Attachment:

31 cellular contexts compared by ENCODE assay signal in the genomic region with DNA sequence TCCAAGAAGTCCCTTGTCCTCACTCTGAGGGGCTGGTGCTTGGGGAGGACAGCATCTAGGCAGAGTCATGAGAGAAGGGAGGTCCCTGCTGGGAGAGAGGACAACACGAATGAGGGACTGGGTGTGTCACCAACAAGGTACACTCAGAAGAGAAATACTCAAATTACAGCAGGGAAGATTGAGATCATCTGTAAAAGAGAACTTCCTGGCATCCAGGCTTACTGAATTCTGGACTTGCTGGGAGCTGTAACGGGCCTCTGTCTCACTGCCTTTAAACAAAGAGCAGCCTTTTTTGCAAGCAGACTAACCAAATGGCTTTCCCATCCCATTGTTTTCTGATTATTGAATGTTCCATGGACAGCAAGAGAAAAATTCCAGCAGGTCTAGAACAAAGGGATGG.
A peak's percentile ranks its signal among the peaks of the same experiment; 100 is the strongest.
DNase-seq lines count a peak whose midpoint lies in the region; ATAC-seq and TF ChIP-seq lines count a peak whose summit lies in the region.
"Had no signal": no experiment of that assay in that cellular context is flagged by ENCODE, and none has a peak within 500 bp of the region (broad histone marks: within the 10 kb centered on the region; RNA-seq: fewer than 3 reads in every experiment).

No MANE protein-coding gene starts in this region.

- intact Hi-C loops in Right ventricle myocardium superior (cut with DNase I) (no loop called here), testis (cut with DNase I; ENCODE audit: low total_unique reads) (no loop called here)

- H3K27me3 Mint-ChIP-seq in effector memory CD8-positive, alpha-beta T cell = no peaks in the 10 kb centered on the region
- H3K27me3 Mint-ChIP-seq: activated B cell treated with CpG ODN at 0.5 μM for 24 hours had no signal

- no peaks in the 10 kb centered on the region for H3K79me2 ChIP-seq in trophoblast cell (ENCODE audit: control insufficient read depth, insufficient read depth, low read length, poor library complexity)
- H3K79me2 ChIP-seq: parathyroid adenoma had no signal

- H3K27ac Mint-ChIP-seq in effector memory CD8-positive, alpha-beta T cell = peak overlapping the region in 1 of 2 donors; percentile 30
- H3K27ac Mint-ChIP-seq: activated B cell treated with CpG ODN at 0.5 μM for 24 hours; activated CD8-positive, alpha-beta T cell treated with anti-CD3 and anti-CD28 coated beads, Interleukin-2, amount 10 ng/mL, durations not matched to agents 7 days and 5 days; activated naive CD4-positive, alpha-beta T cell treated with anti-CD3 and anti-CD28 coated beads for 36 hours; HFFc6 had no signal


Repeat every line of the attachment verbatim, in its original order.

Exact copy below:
31 cellular contexts compared by ENCODE assay signal in the genomic region with DNA sequence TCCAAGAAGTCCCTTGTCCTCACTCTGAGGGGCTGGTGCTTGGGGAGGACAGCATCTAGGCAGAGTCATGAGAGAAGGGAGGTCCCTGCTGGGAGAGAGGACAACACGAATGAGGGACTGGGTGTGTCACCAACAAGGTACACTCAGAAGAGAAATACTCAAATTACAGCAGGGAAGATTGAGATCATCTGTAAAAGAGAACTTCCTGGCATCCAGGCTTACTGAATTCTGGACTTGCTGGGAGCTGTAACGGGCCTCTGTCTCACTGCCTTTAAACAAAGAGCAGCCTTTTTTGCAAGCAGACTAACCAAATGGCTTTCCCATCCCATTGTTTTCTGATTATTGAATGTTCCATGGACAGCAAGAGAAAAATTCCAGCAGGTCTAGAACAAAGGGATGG.
A peak's percentile ranks its signal among the peaks of the same experiment; 100 is the strongest.
DNase-seq lines count a peak whose midpoint lies in the region; ATAC-seq and TF ChIP-seq lines count a peak whose summit lies in the region.
"Had no signal": no experiment of that assay in that cellular context is flagged by ENCODE, and none has a peak within 500 bp of the region (broad histone marks: within the 10 kb centered on the region; RNA-seq: fewer than 3 reads in every experiment).

No MANE protein-coding gene starts in this region.

- intact Hi-C loops in Right ventricle myocardium superior (cut with DNase I) (no loop called here), testis (cut with DNase I; ENCODE audit: low total_unique reads) (no loop called here)

- H3K27me3 Mint-ChIP-seq in effector memory CD8-positive, alpha-beta T cell = no peaks in the 10 kb centered on the region
- H3K27me3 Mint-ChIP-seq: activated B cell treated with CpG ODN at 0.5 μM for 24 hours had no signal

- no peaks in the 10 kb centered on the region for H3K79me2 ChIP-seq in trophoblast cell (ENCODE audit: control insufficient read depth, insufficient read depth, low read length, poor library complexity)
- H3K79me2 ChIP-seq: parathyroid adenoma had no signal

- H3K27ac Mint-ChIP-seq in effector memory CD8-positive, alpha-beta T cell = peak overlapping the region in 1 of 2 donors; percentile 30
- H3K27ac Mint-ChIP-seq: activated B cell treated with CpG ODN at 0.5 μM for 24 hours; activated CD8-positive, alpha-beta T cell treated with anti-CD3 and anti-CD28 coated beads, Interleukin-2, amount 10 ng/mL, durations not matched to agents 7 days and 5 days; activated naive CD4-positive, alpha-beta T cell treated with anti-CD3 and anti-CD28 coated beads for 36 hours; HFFc6 had no signal